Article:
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Arabelle May, contributor to the Plant Poems Project (Spring '21), is an undergrad at WSU-Vancouver studying for a BA in English with a minor in Creative Writing. She

grew up adventuring between Northwest Arkansas and the Cascades of the Pacific Northwest. When she’s not writing, she can probably be found reading Joy Harjo or Ada Limón, or tending her small herb garden. She is a poetry and nonfiction intern at Blood Orange Review, and has work forthcoming in Salmon Creek Journal.


Darcy Greenwood, contributor to the Plant Poems Project (Spring '21), loves playing with the Palouse. After living in the brick wilds of Chicago, she feels more passionate than ever about the vast, quiet beauty of her homeland, as well as the gifted creators within it. Darcy is a writer and editor for Brilliant Star, an award-winning children’s magazine, and enjoys writing everything under the literary sun. She graduated cum laude from Washington State University with a BA in Creative Writing, a minor in Digital Technology and Culture, and an Editing and Publishing Certificate. “To me, the wild edge spaces of the Palouse are sacred places of beauty, reflection, and creativity. I hope everyone will fall in love with them as deeply as I have.”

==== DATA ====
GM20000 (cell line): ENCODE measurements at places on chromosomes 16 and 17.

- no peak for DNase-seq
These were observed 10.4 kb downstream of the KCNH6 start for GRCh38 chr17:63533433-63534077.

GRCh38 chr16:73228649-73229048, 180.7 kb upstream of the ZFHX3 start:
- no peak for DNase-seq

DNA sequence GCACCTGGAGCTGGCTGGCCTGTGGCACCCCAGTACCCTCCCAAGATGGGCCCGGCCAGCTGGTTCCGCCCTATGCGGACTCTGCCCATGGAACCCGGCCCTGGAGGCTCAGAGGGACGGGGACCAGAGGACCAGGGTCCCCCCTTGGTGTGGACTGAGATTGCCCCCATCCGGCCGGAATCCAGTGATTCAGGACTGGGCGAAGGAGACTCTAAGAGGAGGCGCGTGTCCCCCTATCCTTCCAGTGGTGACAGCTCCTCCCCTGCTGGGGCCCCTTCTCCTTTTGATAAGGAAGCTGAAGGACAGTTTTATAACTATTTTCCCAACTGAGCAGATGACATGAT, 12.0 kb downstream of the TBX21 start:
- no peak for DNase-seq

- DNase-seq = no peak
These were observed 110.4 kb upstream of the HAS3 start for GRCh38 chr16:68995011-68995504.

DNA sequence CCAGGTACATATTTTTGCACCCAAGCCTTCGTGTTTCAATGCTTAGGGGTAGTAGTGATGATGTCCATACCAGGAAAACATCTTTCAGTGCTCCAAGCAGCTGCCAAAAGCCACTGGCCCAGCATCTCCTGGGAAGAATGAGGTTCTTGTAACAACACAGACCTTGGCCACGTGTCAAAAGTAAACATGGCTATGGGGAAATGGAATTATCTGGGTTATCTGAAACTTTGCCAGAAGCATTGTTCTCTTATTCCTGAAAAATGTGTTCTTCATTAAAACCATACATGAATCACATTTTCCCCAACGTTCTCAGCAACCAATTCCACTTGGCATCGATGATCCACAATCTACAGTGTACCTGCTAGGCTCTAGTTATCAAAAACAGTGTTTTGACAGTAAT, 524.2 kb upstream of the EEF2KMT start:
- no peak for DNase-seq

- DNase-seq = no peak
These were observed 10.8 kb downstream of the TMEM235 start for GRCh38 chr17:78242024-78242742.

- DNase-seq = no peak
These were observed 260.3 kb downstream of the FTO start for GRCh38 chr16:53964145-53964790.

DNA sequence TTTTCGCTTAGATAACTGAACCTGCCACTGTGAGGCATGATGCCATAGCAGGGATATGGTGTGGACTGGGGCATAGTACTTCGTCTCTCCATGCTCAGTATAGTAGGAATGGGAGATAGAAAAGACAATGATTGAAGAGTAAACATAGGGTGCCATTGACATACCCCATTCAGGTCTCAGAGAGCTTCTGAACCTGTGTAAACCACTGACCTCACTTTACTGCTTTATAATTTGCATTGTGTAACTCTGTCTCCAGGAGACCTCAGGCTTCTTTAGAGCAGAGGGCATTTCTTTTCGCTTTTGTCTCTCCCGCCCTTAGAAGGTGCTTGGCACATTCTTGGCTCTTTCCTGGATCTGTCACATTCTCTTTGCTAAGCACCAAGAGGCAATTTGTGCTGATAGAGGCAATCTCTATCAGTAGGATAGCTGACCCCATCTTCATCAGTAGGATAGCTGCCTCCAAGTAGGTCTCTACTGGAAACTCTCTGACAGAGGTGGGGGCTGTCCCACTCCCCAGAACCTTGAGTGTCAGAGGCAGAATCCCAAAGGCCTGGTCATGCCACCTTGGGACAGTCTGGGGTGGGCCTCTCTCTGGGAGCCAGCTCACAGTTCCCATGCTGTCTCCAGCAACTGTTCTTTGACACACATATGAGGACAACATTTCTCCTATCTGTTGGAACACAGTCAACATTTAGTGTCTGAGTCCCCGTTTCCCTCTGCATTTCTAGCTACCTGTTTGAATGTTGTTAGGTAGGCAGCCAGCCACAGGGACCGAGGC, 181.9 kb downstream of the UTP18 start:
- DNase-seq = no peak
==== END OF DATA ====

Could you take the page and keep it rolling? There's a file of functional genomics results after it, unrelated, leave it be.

Liz Webb, spring/summer '21 Intern, recently completed her BA in English from Washington State University with a Major in Creative Writing. She grew up in a heavily forested and beautiful area, Cle Elum, Washington, deep in the heart of the cascades. She spent more time outside with the trees and plants than with other people and as a writer many of her pieces were inspired by the company she kept. In addition to working on the Plant Poems Project, she Interned with EcoArts on the Palouse in pursuit of an Editing and Publishing Certificate offered by the English Department.

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Aidan Barger, contributor to the Plant Poems Project (Spring '21) and Fall '20 intern, graduated with a BA in English and minored in Political Science. His hometown is East Wenatchee, Washington. He loves writing poems, especially ones which try to evoke a strong sense of place, as exhibited in this series of Haibun Postcards. “EcoArts fascinates me because it shines a light on bioregional aspects of the Palouse which are easily overlooked but tremendously important. I want to learn more about this unique space and the organisms (specifically insects!) which inhabit it.”  

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